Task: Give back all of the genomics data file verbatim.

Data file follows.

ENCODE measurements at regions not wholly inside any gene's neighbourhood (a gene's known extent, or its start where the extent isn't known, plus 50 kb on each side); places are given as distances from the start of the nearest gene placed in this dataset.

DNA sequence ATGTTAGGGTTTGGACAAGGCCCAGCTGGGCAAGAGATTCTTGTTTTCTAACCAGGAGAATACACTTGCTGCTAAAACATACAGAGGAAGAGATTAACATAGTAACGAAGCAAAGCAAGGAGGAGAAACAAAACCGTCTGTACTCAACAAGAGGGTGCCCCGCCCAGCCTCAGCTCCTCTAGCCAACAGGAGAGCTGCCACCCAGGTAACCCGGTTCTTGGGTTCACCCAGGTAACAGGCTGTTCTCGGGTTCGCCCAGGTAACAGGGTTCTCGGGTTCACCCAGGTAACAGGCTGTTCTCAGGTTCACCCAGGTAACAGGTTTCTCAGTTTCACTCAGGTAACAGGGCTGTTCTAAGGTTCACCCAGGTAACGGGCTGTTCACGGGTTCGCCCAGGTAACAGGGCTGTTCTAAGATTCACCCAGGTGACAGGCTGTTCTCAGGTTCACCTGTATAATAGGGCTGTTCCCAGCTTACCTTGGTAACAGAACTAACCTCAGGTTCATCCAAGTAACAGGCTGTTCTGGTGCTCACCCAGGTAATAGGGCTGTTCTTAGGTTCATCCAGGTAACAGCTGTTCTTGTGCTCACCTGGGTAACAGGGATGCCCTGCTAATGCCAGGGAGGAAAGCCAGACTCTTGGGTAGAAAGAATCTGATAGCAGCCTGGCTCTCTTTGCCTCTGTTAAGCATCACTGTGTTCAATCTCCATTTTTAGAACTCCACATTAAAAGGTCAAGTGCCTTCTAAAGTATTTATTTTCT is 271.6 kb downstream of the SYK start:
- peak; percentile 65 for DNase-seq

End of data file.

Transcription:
ENCODE measurements at regions not wholly inside any gene's neighbourhood (a gene's known extent, or its start where the extent isn't known, plus 50 kb on each side); places are given as distances from the start of the nearest gene placed in this dataset.

DNA sequence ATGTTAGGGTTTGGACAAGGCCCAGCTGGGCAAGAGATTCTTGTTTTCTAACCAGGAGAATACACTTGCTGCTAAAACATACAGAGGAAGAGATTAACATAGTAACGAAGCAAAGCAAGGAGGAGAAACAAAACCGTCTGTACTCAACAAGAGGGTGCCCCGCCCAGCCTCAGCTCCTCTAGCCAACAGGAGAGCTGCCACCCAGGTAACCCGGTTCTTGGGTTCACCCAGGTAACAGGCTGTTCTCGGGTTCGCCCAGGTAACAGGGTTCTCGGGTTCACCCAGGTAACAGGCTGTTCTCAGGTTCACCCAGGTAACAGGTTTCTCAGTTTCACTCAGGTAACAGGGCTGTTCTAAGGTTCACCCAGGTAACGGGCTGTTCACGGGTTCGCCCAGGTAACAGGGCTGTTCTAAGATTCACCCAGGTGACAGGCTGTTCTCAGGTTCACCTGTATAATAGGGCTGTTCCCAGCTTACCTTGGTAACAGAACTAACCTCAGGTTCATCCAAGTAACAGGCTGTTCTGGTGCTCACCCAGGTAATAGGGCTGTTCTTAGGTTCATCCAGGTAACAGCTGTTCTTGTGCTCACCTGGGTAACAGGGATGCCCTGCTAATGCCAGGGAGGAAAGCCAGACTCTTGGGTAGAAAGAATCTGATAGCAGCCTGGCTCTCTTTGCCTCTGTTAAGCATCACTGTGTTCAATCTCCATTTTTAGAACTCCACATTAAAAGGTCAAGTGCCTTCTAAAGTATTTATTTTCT is 271.6 kb downstream of the SYK start:
- peak; percentile 65 for DNase-seq